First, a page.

Laura Frantz has earned a place on my favorite authors list because she writes genuine life-changing stories set in the wilderness of early Kentucky. She creates fascinating images of the existence the early settlers endured, the dangers they faced, and the courage they had to summon to survive.
A Moonbow Night, is one of those stories.
Tempe Tucker, a twenty-something woman, helps her mother, Aylee, operate an Inn in the middle of the Kentucke wilderness. In the eyes of the Inn’s visitors, the Tuckers are the remnants of a family who has suffered the loss of its leader, the fathe and refer to Tempe’s mother as Widow Tucker. In truth, Dad is never far, hiding his past and his identity in an effort to avoid any eager bounty hunter.
When Sion Morgan leads his survey party to their Inn, the family members tense, since Morgan has ties to the company searching for the elder Tucker. Sion is intrigued by the independent Tempe, but she has turned her back on any future of love and family. The only man she ever loved died in an Indian attack and no other can compare to him. It’s just as well. Sion battles his own ghosts.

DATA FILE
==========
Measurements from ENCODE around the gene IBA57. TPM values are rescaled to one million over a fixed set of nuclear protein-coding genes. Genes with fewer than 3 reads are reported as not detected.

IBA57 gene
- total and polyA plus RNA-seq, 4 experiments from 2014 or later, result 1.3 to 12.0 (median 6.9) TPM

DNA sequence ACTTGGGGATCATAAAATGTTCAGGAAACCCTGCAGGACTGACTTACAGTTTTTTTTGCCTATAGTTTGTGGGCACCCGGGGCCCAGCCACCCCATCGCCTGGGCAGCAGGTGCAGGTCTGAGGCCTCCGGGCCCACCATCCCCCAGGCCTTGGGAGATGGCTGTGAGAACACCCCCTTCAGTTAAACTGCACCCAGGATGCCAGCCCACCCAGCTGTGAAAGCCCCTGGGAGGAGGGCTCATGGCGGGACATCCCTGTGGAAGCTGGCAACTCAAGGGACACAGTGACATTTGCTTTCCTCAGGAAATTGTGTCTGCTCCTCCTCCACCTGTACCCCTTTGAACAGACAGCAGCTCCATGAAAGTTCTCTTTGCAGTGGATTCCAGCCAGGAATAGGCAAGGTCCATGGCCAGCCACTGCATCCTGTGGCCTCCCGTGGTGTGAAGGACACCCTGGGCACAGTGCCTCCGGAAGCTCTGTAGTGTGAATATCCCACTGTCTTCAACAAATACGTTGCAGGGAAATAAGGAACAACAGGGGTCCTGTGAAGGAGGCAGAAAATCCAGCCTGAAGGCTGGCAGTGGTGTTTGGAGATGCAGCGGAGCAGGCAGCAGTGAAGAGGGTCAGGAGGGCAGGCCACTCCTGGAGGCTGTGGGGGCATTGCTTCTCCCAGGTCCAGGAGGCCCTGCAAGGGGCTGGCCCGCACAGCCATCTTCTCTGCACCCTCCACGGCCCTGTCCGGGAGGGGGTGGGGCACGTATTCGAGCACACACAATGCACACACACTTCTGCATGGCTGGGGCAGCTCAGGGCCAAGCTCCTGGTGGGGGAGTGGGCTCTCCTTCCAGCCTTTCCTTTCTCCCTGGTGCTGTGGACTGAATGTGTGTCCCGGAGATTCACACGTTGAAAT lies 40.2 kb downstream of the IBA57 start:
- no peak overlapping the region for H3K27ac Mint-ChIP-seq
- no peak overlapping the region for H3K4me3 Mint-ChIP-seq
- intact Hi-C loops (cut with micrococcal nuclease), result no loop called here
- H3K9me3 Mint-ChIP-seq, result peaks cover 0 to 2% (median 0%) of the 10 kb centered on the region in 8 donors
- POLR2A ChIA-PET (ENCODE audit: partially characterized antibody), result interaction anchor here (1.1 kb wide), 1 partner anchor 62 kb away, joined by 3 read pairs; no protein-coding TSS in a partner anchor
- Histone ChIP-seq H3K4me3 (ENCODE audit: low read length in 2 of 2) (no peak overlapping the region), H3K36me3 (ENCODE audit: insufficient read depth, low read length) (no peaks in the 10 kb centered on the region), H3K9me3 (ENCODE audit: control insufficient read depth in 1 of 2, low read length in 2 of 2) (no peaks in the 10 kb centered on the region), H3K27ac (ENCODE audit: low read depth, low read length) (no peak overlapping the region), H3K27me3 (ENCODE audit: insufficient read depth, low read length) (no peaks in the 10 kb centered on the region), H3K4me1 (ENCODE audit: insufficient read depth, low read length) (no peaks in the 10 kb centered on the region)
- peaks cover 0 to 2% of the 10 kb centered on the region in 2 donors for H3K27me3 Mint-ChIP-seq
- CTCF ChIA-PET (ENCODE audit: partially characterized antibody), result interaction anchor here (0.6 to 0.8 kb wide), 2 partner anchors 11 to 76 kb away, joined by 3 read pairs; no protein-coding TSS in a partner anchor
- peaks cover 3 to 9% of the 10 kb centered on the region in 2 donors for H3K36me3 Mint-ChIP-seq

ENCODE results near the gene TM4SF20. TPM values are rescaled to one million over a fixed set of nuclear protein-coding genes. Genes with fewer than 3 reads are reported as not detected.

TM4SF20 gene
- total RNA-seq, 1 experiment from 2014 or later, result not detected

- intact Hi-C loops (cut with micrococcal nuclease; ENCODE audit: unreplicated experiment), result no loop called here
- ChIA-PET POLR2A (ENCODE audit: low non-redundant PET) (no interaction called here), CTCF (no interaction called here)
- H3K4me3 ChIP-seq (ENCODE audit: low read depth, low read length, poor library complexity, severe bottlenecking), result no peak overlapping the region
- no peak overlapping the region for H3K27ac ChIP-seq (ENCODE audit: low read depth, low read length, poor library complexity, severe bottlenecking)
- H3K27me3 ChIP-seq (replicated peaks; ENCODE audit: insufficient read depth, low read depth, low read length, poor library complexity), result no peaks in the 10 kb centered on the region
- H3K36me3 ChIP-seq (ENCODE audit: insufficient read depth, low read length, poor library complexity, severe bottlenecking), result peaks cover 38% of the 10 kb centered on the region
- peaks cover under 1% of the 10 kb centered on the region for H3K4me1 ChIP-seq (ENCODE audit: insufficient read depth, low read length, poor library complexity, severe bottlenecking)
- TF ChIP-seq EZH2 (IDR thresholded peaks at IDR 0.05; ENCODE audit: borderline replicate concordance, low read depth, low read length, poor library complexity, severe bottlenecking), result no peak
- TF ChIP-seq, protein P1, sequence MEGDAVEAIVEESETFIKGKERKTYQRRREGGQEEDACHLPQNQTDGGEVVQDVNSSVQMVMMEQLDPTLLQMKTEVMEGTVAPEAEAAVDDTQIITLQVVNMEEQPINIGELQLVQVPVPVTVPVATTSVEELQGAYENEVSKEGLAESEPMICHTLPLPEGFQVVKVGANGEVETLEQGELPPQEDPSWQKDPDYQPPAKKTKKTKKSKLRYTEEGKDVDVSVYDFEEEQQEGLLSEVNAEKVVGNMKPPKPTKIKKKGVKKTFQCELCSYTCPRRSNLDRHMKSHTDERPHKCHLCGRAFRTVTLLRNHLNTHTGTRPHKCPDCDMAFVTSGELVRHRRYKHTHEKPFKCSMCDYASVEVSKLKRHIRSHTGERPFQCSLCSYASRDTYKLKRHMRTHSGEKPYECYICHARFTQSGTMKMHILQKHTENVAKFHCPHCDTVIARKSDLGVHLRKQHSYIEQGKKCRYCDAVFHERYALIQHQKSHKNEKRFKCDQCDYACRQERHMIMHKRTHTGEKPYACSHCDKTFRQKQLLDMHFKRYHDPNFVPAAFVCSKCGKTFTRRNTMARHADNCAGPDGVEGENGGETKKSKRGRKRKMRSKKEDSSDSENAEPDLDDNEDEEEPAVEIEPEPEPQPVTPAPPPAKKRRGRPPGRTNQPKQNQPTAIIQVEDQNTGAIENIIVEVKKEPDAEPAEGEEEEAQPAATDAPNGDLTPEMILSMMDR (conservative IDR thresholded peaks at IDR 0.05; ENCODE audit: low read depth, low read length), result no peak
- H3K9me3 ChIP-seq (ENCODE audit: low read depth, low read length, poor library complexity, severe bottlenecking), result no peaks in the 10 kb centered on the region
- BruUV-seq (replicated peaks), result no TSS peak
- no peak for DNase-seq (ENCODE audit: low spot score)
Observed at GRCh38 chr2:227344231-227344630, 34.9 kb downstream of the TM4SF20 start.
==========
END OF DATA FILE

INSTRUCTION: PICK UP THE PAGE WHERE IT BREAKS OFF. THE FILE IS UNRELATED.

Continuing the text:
The wilderness wasn’t conquered without a fight and the ensuing story will lead the reader through Indian threats, wild animals, hanging scalps, and revenge killings that are difficult to read, but through which the realism of the time is clearly portrayed. The story is one of hope with the expected thread of romance, one in which time truly does heal all wounds.
I recommend this book to romance readers and to history buffs alike. The book will satisfy both appetites.